SF City Leaders Pass Back-to-Work Ordinance for Laid-Off Workers

As businesses expand, city wants to ensure those forced off the job get first dibs

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Now that COVID-19 restrictions are easing, many businesses are scrambling to hire workers, and one Bay Area city is making sure those who were forced out of work get first dibs on open positions.

San Francisco city leaders Tuesday passed a back-to-work ordinance requiring expanding businesses to give their laid-off workers the first right of refusal for their old jobs.

The ordinance applies to restaurants, hotels with at least 100 rooms, large grocery stores and other businesses with more than 100 employees.

If Mayor London Breed approves the ordinance, it will remain in effect for up to one year.

The ordinance comes on the heels of reports that businesses in some areas are finding there's a shortage of applicants. Part of the reason for the lack of available workers may be that most schools aren't fully reopened, and people still have children learning at home.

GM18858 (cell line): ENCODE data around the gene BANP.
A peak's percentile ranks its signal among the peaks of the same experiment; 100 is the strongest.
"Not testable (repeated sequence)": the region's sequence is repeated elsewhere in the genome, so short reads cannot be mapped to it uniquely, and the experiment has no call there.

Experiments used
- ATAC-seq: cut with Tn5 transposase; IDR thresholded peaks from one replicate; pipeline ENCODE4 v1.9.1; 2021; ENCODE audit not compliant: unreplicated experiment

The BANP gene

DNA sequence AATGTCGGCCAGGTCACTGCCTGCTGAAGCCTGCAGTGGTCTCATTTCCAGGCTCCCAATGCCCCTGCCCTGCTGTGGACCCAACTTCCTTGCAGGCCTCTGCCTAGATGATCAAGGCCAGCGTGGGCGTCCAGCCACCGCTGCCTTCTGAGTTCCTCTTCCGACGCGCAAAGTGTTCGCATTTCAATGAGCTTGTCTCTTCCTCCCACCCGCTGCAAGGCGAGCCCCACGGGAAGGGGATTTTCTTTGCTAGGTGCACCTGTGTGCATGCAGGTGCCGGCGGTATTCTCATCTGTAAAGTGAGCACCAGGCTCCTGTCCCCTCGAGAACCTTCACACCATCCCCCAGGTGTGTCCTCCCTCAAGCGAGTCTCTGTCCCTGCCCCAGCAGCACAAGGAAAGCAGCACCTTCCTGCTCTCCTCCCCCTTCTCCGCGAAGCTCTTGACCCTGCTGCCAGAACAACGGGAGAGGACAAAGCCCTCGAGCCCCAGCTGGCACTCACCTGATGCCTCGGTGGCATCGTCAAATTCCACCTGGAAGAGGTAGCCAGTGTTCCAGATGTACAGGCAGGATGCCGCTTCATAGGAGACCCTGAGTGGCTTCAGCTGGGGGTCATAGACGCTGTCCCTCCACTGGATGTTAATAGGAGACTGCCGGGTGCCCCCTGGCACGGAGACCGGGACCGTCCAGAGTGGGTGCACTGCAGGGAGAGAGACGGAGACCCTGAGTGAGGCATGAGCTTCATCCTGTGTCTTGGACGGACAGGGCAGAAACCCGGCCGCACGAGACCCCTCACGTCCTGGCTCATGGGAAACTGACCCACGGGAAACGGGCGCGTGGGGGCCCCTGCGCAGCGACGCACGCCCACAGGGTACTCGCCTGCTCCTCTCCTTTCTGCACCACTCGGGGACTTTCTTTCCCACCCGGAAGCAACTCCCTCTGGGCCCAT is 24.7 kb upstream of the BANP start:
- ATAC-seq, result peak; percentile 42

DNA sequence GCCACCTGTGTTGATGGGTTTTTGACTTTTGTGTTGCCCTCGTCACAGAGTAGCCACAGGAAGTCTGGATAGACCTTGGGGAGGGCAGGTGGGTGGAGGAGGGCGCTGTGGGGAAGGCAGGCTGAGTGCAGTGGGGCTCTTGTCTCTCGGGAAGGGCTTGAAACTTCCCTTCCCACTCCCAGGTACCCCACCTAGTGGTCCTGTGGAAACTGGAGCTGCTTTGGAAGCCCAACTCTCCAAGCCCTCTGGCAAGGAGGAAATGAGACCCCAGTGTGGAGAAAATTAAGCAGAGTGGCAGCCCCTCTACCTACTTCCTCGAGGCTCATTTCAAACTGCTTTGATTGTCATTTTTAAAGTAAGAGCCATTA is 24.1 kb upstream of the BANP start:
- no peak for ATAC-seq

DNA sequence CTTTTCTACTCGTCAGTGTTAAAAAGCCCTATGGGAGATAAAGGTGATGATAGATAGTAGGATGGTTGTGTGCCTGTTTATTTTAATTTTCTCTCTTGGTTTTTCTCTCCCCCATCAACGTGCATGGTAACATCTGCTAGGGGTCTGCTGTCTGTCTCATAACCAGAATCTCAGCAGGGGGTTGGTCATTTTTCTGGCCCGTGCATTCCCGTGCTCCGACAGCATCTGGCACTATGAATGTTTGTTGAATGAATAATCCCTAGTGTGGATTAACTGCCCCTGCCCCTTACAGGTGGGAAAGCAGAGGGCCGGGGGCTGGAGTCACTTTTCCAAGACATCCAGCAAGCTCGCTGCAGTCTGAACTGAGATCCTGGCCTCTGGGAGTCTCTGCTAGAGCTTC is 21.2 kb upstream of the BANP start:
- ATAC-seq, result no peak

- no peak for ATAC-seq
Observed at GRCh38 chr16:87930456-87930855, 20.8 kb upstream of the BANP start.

There's also a gap between child care costs and what workers earn or receive in unemployment benefits.

"For low-wage jobs, the delta between working and collecting unemployment is smaller, and I think with the other factors at play, that may be a reason why," workplace attorney Adam Rosenthal told KNSD in San Diego.

Some people may be waiting to be vaccinated before they return to work, and with vaccine eligibility opening up to all Californians 16 and older next week, there soon could be a much bigger applicant pool for many businesses.

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